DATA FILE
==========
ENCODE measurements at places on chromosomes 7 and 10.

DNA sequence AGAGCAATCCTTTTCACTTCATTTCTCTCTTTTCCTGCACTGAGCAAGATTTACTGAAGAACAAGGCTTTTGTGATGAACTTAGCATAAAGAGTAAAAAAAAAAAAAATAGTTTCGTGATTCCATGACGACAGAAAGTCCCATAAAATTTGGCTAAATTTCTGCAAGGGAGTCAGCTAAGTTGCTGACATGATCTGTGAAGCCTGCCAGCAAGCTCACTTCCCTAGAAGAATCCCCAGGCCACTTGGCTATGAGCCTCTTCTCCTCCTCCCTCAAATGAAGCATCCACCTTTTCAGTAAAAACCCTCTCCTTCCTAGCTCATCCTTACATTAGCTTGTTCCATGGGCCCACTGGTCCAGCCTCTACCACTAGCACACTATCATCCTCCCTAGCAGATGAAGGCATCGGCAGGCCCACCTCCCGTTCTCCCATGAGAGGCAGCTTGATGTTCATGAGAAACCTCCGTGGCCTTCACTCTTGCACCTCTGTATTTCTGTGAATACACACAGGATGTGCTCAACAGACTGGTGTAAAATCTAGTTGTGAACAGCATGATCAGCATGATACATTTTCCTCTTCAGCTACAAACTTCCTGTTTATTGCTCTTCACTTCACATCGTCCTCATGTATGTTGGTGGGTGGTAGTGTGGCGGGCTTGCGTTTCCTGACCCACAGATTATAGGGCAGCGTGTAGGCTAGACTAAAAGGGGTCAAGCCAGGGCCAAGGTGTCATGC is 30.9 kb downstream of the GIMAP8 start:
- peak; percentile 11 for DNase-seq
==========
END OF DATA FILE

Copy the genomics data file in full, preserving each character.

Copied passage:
ENCODE measurements at places on chromosomes 7 and 10.

DNA sequence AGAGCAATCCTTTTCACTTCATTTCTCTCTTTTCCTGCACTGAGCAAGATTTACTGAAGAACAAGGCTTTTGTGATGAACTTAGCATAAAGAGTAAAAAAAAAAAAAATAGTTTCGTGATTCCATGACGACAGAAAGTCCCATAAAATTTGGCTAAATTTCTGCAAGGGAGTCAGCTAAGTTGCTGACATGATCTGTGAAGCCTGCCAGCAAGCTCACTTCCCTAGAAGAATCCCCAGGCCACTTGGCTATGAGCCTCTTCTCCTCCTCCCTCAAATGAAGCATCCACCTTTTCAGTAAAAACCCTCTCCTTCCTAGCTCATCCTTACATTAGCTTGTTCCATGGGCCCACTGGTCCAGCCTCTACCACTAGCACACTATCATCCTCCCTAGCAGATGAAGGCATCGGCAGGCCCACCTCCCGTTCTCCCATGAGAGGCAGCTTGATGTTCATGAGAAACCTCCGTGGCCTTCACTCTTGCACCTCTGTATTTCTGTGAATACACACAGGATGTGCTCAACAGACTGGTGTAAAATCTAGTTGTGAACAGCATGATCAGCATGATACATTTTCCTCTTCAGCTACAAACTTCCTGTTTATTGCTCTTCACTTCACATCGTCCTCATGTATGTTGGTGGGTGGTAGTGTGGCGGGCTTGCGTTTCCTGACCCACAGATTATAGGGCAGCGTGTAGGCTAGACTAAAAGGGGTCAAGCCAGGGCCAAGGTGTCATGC is 30.9 kb downstream of the GIMAP8 start:
- peak; percentile 11 for DNase-seq